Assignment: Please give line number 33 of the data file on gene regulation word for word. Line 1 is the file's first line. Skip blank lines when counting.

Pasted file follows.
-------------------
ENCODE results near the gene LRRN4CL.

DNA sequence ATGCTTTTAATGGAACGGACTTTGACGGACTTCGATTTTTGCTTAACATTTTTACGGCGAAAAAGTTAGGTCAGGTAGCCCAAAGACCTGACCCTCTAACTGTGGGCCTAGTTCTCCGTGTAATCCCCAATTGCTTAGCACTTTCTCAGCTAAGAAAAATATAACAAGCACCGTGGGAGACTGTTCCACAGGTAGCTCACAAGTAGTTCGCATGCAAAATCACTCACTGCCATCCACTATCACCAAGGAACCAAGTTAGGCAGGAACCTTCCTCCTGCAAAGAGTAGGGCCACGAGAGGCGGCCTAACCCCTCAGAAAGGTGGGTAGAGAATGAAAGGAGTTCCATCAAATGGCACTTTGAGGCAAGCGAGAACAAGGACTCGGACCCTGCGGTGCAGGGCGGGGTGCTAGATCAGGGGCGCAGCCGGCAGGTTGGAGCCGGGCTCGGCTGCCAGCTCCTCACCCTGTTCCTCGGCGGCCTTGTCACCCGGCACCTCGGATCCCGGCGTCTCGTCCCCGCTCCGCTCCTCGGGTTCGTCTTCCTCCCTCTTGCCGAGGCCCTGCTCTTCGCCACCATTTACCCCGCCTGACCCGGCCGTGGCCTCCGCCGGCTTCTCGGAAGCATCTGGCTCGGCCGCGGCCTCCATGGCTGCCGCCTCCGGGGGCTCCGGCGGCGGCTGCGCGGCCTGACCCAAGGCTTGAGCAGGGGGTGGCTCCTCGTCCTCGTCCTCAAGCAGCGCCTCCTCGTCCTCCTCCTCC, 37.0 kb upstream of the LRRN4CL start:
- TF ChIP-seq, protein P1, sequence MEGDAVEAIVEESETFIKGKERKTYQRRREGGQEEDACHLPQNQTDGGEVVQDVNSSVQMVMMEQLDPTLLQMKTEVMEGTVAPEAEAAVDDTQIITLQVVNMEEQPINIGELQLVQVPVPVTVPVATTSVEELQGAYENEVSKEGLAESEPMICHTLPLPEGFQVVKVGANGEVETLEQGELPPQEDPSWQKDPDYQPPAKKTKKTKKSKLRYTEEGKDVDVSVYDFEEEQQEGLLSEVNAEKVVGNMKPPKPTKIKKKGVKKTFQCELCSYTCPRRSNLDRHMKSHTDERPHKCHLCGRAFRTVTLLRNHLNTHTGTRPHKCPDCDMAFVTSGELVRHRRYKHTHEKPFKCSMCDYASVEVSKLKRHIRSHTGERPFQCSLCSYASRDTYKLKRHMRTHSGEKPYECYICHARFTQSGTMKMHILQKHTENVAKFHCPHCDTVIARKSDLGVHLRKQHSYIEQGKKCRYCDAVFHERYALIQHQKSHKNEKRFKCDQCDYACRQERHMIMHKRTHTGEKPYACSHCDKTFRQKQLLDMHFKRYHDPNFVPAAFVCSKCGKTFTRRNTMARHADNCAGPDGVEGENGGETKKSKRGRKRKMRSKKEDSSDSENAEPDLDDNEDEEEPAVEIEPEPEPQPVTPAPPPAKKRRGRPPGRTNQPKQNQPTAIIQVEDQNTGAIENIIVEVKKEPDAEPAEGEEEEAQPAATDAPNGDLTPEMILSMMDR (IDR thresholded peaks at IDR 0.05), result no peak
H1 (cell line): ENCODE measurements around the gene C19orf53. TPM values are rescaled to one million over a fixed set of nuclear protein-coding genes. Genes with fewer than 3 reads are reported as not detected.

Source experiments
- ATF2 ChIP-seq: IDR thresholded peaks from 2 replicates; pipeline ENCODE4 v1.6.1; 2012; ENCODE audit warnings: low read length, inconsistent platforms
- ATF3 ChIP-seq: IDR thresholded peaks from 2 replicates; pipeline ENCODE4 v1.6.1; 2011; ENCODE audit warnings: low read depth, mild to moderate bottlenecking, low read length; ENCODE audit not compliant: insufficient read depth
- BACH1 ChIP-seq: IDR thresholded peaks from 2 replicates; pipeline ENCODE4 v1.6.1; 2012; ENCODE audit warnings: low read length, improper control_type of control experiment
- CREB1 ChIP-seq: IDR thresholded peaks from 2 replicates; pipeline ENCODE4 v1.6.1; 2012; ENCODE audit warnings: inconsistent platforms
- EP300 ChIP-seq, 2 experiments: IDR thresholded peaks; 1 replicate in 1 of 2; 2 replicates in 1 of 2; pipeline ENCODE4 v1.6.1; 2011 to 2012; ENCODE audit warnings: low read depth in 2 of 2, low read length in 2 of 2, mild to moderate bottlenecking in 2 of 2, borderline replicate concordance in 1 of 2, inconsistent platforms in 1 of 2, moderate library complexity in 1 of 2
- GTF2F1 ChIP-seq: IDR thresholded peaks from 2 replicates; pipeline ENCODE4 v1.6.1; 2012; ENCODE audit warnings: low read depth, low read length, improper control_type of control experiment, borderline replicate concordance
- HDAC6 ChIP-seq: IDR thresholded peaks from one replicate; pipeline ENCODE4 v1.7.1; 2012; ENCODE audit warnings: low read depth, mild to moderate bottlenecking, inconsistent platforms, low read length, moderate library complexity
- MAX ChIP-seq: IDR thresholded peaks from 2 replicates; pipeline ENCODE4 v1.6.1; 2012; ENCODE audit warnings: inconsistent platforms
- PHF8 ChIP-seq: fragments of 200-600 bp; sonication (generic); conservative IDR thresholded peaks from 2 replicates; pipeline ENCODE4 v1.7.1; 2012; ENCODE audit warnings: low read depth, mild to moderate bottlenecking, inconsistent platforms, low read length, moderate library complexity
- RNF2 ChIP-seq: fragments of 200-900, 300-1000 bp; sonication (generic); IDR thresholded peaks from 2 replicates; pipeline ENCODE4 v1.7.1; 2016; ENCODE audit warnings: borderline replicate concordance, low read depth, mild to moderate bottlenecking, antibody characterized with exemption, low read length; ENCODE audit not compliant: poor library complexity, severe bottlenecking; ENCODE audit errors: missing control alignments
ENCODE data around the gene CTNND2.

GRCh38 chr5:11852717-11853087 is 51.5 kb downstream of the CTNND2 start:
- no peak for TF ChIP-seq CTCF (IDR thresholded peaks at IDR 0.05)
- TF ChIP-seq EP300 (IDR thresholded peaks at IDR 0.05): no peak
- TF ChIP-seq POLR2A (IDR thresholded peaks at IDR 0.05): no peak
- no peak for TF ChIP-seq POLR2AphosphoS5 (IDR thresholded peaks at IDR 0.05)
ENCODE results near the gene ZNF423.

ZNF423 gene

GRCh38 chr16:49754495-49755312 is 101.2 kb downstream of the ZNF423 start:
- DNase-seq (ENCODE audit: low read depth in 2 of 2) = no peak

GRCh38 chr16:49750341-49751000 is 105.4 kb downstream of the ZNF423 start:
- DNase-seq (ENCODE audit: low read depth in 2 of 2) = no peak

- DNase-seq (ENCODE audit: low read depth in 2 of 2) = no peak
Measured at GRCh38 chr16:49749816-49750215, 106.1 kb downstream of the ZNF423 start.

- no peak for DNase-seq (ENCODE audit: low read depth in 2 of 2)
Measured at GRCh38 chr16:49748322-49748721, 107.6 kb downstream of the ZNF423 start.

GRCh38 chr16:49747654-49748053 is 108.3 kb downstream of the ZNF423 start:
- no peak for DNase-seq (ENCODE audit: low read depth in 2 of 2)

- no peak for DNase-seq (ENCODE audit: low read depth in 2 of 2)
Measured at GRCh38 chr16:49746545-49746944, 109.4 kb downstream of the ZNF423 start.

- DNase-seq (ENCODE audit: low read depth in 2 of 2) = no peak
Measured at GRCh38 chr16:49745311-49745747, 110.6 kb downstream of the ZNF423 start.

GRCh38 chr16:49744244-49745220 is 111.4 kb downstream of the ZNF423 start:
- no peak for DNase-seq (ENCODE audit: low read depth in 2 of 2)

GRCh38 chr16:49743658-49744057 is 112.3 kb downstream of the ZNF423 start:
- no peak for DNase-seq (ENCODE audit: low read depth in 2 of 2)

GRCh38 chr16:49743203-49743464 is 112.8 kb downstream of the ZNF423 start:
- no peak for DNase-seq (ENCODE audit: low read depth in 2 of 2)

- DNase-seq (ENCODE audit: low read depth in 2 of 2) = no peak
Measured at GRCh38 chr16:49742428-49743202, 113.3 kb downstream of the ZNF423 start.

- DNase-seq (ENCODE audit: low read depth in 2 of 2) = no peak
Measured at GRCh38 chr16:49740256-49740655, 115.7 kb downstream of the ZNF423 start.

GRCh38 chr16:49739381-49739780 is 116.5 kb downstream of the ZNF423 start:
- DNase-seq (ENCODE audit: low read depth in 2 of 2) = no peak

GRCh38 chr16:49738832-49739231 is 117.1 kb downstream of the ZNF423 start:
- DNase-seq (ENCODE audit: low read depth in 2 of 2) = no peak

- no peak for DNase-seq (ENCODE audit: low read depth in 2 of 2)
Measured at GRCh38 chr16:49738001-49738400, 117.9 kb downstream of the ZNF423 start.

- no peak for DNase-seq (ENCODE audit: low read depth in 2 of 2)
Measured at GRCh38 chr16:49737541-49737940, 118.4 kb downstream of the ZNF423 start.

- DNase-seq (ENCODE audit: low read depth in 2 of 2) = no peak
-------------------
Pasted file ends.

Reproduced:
- no peak for DNase-seq (ENCODE audit: low read depth in 2 of 2)